Marriage may not be for everyone, but in the United States it is available to anyone. LGBTQ weddings, which became legal nationwide in 2015, are still a relatively new niche for many wedding professionals. As the education expert and diversity and inclusion specialist for the wedding-planning website WeddingWire, Kathryn Hamm ’91 is at the vanguard of an age of inclusivity in weddings. Hamm, who is also the co-author of The New Art of Capturing Love: The Essential Guide to Lesbian and Gay Wedding Photography, discussed the same-sex wedding industry with PAW.
What was the LGBTQ scene like when you were at Princeton?
I came out just before graduation. There was something called “gay jeans day” — it was really traumatic. In other words, wear jeans if you are gay or an ally. I have a distinct memory of hearing some folks on my soccer team realize they were wearing jeans and, horrified, ran home to change. It was a different time.
It was very closeted. I played on the rugby team, and as far as we all knew, we were straight. When I look back, it’s hilarious.
Debbie Bazarsky [former LGBT center director] did incredible work, bringing visibility and pride to the center. The Princeton I see today is light years beyond our experience then.
How did you get into the LGBTQ wedding industry?
My wife and I got engaged in 1998. One or two lesbian couples we knew had done what was called a “commitment ceremony.” It wasn’t accepted in the larger wedding industry.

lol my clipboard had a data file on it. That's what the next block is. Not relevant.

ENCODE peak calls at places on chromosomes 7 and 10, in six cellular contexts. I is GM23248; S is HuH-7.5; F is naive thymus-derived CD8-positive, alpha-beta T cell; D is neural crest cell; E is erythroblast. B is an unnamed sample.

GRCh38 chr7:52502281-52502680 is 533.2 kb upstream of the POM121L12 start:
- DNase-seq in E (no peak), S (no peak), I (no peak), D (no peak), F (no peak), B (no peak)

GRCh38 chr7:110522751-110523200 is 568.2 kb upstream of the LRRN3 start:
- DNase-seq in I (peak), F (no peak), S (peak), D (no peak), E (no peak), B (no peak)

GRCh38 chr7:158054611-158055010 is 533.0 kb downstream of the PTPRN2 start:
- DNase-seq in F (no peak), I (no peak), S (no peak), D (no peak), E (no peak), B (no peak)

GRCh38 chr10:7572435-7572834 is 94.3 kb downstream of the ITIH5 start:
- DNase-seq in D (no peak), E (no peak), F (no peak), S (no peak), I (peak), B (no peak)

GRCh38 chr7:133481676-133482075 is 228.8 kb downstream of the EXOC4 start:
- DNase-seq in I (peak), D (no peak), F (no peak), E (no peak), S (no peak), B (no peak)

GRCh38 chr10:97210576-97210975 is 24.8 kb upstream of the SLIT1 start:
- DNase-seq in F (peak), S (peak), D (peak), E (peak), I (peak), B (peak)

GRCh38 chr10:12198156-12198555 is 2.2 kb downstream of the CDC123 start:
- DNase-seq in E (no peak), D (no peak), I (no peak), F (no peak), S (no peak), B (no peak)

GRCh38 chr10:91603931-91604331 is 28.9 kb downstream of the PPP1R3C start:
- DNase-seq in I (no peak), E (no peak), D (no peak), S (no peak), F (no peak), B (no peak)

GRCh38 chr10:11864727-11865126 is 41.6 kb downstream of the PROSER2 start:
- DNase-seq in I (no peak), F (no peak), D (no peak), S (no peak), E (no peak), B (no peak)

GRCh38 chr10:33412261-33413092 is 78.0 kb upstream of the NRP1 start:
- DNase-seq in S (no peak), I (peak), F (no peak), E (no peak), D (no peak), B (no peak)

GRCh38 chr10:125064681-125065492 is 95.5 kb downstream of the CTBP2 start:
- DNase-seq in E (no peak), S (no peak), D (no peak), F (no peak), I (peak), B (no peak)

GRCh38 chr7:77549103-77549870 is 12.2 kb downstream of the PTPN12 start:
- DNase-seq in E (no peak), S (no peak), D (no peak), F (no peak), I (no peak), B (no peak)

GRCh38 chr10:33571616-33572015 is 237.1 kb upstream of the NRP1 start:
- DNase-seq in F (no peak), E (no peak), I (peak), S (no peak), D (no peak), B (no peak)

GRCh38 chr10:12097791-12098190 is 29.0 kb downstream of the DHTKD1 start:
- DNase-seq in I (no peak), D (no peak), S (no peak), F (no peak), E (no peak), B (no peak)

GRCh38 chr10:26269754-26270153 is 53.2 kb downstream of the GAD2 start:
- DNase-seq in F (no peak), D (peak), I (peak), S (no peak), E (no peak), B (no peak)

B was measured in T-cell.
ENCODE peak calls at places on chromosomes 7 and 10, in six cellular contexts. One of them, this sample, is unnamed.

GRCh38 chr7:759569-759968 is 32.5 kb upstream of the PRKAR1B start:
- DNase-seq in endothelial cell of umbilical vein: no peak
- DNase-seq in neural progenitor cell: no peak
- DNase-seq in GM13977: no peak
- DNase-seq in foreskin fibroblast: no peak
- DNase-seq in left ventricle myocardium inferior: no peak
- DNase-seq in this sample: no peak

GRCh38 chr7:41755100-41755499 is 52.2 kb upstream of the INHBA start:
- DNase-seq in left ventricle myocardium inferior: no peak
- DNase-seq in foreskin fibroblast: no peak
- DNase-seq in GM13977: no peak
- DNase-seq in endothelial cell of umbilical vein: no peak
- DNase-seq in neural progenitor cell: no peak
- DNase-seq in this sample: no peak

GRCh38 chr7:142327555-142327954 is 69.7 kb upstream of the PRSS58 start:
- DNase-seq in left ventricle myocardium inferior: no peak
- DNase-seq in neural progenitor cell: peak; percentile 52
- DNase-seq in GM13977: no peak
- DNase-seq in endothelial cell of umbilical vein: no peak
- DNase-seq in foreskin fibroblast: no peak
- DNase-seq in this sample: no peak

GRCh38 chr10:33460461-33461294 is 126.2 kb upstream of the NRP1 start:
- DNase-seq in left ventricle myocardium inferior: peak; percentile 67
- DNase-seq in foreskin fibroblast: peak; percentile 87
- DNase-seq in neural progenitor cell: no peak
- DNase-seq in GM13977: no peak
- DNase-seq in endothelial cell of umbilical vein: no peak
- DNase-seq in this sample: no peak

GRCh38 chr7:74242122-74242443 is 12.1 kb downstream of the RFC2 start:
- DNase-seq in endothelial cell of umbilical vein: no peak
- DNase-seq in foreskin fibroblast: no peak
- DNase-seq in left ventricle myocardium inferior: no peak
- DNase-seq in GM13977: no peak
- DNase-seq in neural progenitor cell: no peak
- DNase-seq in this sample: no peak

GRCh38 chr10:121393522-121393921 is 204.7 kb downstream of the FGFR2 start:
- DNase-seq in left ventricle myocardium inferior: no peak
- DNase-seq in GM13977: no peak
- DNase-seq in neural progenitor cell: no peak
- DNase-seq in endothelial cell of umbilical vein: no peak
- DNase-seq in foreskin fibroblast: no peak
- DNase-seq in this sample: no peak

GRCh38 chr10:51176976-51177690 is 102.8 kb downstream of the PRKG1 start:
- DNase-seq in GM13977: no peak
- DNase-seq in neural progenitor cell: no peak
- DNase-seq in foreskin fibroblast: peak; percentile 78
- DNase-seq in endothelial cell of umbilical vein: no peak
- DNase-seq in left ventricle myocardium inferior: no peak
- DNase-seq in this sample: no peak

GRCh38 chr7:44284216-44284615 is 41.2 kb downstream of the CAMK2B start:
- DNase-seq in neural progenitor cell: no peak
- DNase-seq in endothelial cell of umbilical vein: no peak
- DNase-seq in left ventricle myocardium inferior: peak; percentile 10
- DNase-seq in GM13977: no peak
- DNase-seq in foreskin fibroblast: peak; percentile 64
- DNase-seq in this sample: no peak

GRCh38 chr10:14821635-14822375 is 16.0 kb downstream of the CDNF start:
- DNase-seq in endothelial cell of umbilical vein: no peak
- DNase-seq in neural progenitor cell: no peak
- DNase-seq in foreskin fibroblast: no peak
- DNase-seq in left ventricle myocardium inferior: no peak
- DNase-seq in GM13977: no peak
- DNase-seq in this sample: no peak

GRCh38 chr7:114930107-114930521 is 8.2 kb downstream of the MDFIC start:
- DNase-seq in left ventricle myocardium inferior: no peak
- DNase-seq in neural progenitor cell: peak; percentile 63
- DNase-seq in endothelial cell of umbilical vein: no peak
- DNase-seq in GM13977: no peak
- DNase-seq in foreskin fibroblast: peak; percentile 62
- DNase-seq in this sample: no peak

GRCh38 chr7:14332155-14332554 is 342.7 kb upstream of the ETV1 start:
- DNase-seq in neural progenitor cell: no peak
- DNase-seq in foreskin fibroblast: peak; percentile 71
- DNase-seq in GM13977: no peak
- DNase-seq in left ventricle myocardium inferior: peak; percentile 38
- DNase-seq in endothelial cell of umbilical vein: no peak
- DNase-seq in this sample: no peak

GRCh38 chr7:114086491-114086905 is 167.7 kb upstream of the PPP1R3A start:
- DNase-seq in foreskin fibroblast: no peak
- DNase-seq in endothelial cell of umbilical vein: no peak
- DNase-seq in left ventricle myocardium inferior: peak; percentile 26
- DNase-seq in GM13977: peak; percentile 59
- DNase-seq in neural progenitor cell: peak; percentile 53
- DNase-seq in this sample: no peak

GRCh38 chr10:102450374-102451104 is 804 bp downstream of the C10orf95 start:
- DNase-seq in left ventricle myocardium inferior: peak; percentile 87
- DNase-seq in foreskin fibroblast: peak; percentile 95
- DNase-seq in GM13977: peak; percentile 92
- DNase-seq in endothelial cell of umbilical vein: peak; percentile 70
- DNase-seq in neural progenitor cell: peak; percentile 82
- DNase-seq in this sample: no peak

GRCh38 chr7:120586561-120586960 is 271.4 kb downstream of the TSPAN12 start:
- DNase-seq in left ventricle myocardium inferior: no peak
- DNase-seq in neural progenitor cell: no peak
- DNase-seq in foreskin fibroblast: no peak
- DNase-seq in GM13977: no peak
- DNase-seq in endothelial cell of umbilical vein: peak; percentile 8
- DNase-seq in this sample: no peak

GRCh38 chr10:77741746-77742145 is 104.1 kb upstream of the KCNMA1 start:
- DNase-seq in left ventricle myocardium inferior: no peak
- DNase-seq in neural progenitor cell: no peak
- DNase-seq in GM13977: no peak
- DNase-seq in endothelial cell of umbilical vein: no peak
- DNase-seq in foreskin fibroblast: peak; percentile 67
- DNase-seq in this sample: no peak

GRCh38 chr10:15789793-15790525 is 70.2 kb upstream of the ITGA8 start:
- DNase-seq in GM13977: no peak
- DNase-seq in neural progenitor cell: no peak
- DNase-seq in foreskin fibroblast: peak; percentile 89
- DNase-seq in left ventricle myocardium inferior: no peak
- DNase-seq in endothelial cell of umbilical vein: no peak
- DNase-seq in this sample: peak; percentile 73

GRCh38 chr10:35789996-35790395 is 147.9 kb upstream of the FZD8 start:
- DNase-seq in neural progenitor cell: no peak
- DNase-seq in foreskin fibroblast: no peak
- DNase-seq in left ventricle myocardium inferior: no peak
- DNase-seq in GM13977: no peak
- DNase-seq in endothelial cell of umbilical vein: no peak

When we had the ceremony in 1999, my mom went to the gay bookstore to see if they had a lesbian wedding album, and she was stunned to find they had never heard of such a thing. A family friend at the shower heard the story and said, “Why don’t you start twobrides.com?”
Not long after the wedding, my mother registered the domain name, came up with a business plan, and started twobrides.com and twogrooms.com. She ran those for a few years, and then I joined her. I became a full partner in the business in 2005, and that year we rebranded to GayWeddings.com. I had the pleasure of riding this marriage-equality wave with the best seat in the house.
What are the wedding trends for LGBTQ couples right now?
LGBTQ weddings were always quite emotional, very ritual based, and very individualized, as most couples had no choice but to design a ceremony unique to them. We didn’t have religious institutions welcoming us, and we often couldn’t find officiants for our unions. So we would ask friends and would design a wedding ritual from the ground up, borrowing the traditions that felt most meaningful to us.
By and large, wedding professionals now love working with same-sex couples. Still, research shows LGBTQ couples experience anxiety when calling vendors. It’s better than it used to be, but fears of rejection are still present. I try to help wedding professionals understand that.
The big trend in LGBTQ weddings is assimilation. Same-sex weddings look traditional. It makes me a little sad, though it is empowering. I miss our days when LGBTQ weddings didn’t look like they’d be covered on a mainstream wedding blog. But there are couples who do these really fun twists on traditional items. I was just at a lesbian wedding and kids came down the aisle with signs that said, “Here come the brides.” There are fun things like that.
Interview conducted and condensed by Alexis Kleinman ’12; This story contains updated information not included in the print edition.